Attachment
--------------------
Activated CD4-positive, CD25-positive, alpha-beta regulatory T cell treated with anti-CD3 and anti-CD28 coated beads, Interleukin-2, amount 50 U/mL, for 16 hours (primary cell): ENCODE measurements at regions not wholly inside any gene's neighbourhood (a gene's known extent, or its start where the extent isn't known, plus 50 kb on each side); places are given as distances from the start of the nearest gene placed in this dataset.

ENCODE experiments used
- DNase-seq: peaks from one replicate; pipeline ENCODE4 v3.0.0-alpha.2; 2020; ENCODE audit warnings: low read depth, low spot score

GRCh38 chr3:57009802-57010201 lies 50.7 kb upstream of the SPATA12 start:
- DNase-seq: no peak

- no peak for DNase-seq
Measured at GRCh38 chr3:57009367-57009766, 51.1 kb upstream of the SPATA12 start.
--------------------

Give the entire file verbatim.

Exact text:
Activated CD4-positive, CD25-positive, alpha-beta regulatory T cell treated with anti-CD3 and anti-CD28 coated beads, Interleukin-2, amount 50 U/mL, for 16 hours (primary cell): ENCODE measurements at regions not wholly inside any gene's neighbourhood (a gene's known extent, or its start where the extent isn't known, plus 50 kb on each side); places are given as distances from the start of the nearest gene placed in this dataset.

ENCODE experiments used
- DNase-seq: peaks from one replicate; pipeline ENCODE4 v3.0.0-alpha.2; 2020; ENCODE audit warnings: low read depth, low spot score

GRCh38 chr3:57009802-57010201 lies 50.7 kb upstream of the SPATA12 start:
- DNase-seq: no peak

- no peak for DNase-seq
Measured at GRCh38 chr3:57009367-57009766, 51.1 kb upstream of the SPATA12 start.